Geographic Information Systems (GIS) is a technology that has transformed the way we understand and analyze the world around us. From a single-layered paper map to multi-dimensional GIS systems, we have come a long way. By relating virtually unrelated data, GIS can help individuals and organizations better understand spatial patterns and relationships. GIS basically answers the ‘where’ component of queries, which has become a crucial factor in the generation of dynamic technology.
GIS technology incorporates cartographic principles and visualization techniques to represent spatial data in form of maps. It’s imperative to note that GIS is not a single software or tool but a concept and technology that can be implemented using various software platforms and applications. The workflow and specific tools may vary depending on the software being used and the application domain. A basic GIS workflow comprises of data acquisition, data management, data modelling and output generation.
Input: Data in GIS is acquired from sources like Satellite Imagery, field surveys, drones, aerial photography, existing databases etc. These spatial data include point coordinates, lines, polygons, and raster images that capture the geometry and characteristics of objects or phenomena on the Earth’s surface, which are tied to specific locations. The location n GIS can be expressed in many ways, such as latitude and longitude, address, or ZIP code.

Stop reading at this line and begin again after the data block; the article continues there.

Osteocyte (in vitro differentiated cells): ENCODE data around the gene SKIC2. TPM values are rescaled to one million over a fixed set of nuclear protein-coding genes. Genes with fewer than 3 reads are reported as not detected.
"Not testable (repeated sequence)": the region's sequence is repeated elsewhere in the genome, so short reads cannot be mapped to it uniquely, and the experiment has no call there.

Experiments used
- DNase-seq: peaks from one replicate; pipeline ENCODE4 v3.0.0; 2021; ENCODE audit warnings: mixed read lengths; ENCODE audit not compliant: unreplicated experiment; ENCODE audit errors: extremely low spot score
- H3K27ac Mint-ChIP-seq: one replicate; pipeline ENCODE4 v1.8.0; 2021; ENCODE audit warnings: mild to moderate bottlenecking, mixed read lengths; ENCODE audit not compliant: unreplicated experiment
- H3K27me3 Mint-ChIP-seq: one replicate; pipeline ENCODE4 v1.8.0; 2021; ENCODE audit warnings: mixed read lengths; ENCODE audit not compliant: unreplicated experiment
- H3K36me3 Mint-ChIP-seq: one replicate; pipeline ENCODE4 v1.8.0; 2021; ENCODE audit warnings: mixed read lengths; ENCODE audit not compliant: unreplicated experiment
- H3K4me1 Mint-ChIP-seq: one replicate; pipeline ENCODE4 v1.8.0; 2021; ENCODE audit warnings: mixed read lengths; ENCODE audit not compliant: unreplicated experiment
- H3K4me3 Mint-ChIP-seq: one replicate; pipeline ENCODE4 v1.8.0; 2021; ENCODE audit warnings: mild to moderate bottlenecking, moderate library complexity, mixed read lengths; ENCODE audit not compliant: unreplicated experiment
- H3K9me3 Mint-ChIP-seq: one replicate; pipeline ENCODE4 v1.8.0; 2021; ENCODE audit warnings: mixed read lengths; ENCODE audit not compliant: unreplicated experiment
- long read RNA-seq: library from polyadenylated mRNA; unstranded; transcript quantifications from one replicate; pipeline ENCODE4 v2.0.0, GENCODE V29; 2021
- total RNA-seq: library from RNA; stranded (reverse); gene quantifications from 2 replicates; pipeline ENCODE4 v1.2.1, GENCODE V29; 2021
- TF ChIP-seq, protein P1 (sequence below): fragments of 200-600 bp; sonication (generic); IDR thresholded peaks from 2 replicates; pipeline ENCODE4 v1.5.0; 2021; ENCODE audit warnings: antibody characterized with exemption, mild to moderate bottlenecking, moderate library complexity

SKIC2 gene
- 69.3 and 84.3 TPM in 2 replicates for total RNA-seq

Data Management: Geospatial data is handled through data management systems, which is a critical technology in GIS for the storage, retrieval, and management of geospatial data. It provides structured storage, indexing, querying, and retrieval capabilities to efficiently handle large volumes of spatial data and feature data.
Data Modelling: GIS consists of several computational techniques that enable the exploration, visualization, and interpretation of spatial patterns and relationships. Geospatial data models provide different ways of representing and organizing spatial data within GIS, each suited for specific types of analysis or applications. GIS platforms support multiple data models, allowing users to work with a combination of vector, raster, and other specialized data models for comprehensive geospatial analysis.
Output: GIS outputs include maps, reports, charts, and other visualizations that communicate the analyzed information. These outputs can be in digital or printed formats, making it easy to share and present the results of the analysis.
GIS has a broad scope, and with evolving technology, it has found its application across virtually every sector. GIS data is becoming an integral source of innovation and driving data analytics for multiple uses.
Here are some key benefits of GIS data:
Visualization: GIS software allows creation of visuals that provide a more engaging and realistic representation of spatial data. GIS enables the layering and overlaying of different datasets, allowing users to combine multiple layers of information in a single map, which helps in visualizing the relationships and interactions between various spatial features.